Today’s cataract surgery is more than a medical procedure whose success is defined by the removal of the cloudy lens. In 2020, cataract surgery is truly a refractive surgery, and patients expect excellent visual outcomes as a result.
New technology is allowing for even better ways for patients to achieve reduced dependence on glasses following surgery, even in the most challenging cases.
On this podcast, we explore the latest technology available in improving refractive outcomes for both refractive surgery and cataract patients.
ODs and refractive surgery
Steven Tersigni, MD, specializies in cornea and cataract who practices at Brinton Vision in St. Louis. He is a strong believer that optometrists are essential to great ophthalmology outcomes. As the primary eyecare providers in their communities, ODs create longstanding relationships with their patients who are seeking cataract and refractive surgery, and their recommendations prior to referral to the surgeon are essential to surgical success.
“The patients who come in who are already educated by their optometrists,” he says. “They make our jobs so much easier and make the outcomes so much better.”
After the popularity of laser in situ keratomileusis (LASIK) and surgical refractive correction took a significant dip during the recession about 10 years ago, data shows that refractive surgery rates in the U.S. are steadily growing over the last five years.1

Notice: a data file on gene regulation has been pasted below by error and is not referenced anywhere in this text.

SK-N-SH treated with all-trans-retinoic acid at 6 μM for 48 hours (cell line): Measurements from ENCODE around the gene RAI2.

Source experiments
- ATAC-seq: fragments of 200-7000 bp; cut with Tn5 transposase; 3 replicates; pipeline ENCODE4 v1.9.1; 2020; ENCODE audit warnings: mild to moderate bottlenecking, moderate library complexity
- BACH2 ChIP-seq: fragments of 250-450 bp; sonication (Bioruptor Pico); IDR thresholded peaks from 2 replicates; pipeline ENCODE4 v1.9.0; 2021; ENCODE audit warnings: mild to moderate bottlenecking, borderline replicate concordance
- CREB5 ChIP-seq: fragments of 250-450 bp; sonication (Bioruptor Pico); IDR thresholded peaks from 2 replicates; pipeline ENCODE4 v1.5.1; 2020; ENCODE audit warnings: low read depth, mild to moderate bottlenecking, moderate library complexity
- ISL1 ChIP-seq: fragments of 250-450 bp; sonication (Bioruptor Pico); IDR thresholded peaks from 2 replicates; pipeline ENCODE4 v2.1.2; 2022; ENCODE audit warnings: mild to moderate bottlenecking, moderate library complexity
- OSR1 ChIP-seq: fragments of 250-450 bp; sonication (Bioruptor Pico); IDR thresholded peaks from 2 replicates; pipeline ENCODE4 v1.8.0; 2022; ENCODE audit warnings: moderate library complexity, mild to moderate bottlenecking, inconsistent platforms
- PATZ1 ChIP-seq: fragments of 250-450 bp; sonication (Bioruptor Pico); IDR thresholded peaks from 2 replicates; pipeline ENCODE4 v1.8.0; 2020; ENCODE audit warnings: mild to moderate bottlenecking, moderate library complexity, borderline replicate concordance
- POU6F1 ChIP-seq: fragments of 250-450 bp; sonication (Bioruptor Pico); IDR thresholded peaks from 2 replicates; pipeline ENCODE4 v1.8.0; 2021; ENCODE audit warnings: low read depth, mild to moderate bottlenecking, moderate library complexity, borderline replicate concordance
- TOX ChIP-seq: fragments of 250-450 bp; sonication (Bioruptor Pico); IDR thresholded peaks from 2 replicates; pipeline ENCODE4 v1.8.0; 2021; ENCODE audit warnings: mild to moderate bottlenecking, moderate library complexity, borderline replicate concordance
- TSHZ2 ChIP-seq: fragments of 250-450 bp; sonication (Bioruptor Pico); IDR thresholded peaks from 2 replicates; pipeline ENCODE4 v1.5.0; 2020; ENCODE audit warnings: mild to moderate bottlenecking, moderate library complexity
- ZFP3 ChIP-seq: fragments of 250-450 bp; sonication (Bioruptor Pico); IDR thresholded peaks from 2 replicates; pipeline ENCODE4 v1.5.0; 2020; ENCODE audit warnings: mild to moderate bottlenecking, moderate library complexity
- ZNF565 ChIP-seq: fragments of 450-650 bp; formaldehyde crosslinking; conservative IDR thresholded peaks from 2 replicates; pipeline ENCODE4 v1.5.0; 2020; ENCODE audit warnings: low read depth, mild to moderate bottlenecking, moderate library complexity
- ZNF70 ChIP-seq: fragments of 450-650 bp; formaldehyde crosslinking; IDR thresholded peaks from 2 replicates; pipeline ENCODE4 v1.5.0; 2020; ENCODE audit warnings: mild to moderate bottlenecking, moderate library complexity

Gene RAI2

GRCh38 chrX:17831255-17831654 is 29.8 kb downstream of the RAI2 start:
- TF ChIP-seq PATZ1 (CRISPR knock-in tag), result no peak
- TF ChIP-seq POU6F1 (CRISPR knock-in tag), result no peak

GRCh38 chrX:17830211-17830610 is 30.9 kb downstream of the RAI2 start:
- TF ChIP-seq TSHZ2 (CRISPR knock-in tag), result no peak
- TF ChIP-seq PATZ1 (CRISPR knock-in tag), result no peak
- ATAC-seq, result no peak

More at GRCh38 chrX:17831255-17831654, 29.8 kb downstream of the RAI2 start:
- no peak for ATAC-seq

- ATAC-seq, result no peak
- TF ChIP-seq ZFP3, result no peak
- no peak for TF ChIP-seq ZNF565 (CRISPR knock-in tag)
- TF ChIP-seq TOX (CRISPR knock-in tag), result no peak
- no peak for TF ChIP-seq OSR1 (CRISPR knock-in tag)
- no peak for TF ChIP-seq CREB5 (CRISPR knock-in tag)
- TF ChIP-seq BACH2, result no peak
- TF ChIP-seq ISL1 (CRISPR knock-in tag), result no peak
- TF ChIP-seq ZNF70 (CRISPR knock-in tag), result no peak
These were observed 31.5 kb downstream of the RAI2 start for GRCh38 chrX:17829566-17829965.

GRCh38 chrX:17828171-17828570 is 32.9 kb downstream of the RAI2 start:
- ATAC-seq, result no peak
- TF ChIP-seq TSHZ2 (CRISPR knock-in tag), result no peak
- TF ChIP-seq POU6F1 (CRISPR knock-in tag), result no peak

Dr. Tersigni believes that interest is growing due to the long-term successful outcomes of LASIK procedures that are causing an increased patient confidence. New technology is also driving this growth rate because it expands the range of prescriptions that are now candidates for refractive surgery.
“A lot of the growth we are seeing now is with lens-based refractive surgery,” he says. “We are able to treat more people than ever before.”
1. Statista. Number of LASIK surgeries in the United States from 1996 to 2020. Available at: https://www.statista.com/statistics/271478/number-of-lasik-surgeries-in-.... Accessed 4/16/20.
2. Kezirian GM, Parkhurst GD, Brinton JP, Norden RA. Prevalence of laser vision correction in ophthalmologists who perform refractive surgery. J Cataract Refract Surg. 2015 Sep;41(9):1826-32.
3. Food and Drug Administration. FDA approves first implanted lens that can be adjusted after cataract surgery to improve vision without eyeglasses in some patients. Available at: https://www.fda.gov/news-events/press-announcements/fda-approves-first-i.... Accessed 4/16/20.